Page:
Wednesday, June 5, 2013

Blog Post 3

How Can I Provide Meaningful Feedback To My Peers?

Part of my assignment this week was to read Paige Ellis's Blog Assignment #12 . Ellis's post focuses on doing adequate peer reviewing. She admits that constructive criticism is difficult and unappreciated. Communication is complicated to master also. In her post, she portrays the struggle of communication by showing us an email conversation that happened between her and Dr. Strange. Ellis wanted to know if she should publicly announce her fellow student's mistake, and Dr. Strange proposed that aspiring teachers have to practice criticizing students whether it's private or publicly in order to provoke learning . He also added that we should practice both approaches. Ellis learned from his advice and was able to peer review her fellow students.

The video Writing Peer Review Top 10 Mistakes was indeed humorous. I can remember the actions of those children being reenacted in my English 101 class. This is a cute, funny video animated the mistakes made during peer review. We shouldn't be general, cruel, pushy, or sensitive during peer review.

Our fellow students depend on us to catch mistakes that they may overlook. It is easy to forget a comma just as it is easy to make an incorrect subject/verb agreement. If students allow themselves to have bad peer review habits then they won't recognize a bad peer review when they receive one.

What is peer review? According to the video What is Peer Review? Peer review involves evaluating and editing the work of someone else that is your age group. During the process, the editor should give compliments before handing out suggestions to improve the peer's work/writing. Word choice, grammar, organization, sentence fluency, topic, and correct punctuation and spelling make a difference in one's work.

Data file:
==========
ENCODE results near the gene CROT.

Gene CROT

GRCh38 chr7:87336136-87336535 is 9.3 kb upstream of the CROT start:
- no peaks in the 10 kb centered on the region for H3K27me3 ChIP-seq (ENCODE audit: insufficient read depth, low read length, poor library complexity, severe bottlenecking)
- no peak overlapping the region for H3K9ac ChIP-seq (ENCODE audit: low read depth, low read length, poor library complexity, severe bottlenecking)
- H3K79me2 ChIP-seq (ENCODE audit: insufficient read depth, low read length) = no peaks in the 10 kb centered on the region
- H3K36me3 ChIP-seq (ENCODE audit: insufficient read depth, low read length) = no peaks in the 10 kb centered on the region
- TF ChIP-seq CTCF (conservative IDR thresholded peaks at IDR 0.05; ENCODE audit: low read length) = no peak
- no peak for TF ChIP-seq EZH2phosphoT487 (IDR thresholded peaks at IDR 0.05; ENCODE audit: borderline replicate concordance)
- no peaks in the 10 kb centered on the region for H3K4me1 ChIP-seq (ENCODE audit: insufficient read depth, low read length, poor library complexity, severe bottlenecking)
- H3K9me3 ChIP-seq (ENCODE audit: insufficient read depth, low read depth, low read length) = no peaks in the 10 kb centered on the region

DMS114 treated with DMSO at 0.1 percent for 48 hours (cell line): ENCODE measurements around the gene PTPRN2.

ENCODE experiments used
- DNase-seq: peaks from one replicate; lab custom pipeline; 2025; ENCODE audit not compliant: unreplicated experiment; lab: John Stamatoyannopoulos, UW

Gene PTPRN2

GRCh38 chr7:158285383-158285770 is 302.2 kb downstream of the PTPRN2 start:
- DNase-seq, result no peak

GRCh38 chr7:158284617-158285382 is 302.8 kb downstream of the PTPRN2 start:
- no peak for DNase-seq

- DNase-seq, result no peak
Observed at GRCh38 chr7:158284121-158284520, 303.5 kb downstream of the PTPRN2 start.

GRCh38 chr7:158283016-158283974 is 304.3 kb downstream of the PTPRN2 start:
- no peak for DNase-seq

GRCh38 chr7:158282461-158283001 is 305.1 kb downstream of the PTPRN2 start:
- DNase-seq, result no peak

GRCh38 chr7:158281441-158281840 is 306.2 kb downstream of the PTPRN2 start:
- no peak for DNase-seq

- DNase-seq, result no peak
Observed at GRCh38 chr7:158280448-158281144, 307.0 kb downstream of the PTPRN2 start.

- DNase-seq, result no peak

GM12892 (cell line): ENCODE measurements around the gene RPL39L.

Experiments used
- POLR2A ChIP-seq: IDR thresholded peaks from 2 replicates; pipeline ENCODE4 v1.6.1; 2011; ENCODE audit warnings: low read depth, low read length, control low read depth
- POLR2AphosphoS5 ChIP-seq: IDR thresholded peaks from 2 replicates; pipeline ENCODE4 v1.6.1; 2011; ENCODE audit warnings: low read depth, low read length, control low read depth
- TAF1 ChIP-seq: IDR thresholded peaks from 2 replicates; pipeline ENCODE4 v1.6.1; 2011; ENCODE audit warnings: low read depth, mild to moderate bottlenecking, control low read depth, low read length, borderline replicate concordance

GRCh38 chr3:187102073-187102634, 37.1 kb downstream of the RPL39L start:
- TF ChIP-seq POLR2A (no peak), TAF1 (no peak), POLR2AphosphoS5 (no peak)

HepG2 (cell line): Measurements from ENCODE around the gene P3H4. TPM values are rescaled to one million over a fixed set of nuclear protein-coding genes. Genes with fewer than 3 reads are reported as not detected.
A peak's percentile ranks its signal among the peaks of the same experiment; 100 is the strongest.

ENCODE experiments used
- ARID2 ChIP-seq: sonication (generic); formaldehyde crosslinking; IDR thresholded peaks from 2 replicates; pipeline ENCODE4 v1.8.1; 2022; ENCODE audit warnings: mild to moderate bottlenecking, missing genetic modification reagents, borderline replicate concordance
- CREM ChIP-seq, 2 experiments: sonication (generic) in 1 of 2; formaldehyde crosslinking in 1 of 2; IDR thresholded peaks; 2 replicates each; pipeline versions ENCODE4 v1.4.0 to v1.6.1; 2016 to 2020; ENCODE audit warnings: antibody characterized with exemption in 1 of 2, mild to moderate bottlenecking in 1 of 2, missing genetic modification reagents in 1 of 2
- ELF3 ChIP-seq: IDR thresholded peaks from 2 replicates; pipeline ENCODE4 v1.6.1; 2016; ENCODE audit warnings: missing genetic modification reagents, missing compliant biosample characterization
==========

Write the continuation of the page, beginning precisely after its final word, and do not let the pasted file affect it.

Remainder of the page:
I learned the same thing in the slideshow Peer Edit with Perfection . Compliments, suggestions, and corrections are key! The lesson I learned from that slide show is that I will encounter paragraphs as horrible as one that appear on both slides 8 and 12.

I want to teach high school English, so this particular assignment is very vital to my future career. I have to be patient if a student turns in a poorly written paper because that student might not have received proper training. My students in no time can be charismatic writers if they learn to maturely handle peer review.

pen tearing through sword

Always remember how it feels to be critiqued. As an aspiring author, I like being critiqued. When I get published one day people will do it anyway, so I have to be prepared for it whether I want to hear it or not. Everybody should prepare for constructive or harsh criticism because it'll come whether you want it to or not.


  1. This comment has been removed by the author.

  2. I agree that constructive and harsh criticism will come whether we like it or not. I don't believe it should be publicly displayed, but that is my opinion. Great summary of the videos!! You always do fantastic work.

  3. I think both of you are right. We may not always want the criticism we receive, but most of the time it can be helpful in doing our work, projects, or anything else we do.

  4. Good job.

    In your third paragraph you typed "eventuating" and I think you may have meant to type "evaluating."
    Also, did you see Dr. Strange's revisions? The revised assignment was to type two or more paragraphs discussing what you learned from video assignments a,b, and c.

    You did a good job but go back and read what you typed- I think you may find a few errors from typing quickly.

    1. I am going to edit all my blogs now, so thanks for telling me about the revisions.